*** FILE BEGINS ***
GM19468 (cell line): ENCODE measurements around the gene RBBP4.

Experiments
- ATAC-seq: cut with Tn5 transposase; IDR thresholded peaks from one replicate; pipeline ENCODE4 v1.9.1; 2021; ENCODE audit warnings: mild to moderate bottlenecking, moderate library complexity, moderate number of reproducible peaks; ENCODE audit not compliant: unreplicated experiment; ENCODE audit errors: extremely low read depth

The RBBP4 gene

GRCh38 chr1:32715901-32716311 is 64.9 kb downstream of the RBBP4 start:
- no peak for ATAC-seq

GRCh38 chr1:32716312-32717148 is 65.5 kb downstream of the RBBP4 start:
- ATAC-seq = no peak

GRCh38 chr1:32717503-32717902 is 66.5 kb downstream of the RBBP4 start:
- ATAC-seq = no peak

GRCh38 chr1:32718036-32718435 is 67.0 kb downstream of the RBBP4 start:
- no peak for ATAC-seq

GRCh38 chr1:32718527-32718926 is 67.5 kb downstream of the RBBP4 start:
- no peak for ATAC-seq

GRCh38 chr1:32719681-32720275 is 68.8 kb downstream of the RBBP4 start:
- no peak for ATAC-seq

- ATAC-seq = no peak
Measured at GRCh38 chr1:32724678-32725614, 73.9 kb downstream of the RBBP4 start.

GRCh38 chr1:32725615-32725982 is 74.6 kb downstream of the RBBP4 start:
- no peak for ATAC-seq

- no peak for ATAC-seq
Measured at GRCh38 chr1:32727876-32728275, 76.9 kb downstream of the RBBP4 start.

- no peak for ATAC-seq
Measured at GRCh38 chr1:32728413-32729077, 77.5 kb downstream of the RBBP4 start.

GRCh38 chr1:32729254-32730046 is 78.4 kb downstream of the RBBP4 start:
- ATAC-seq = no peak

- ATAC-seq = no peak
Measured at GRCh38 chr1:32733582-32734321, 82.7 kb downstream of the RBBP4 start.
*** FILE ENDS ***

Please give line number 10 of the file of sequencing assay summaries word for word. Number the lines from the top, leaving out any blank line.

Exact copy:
- ATAC-seq = no peak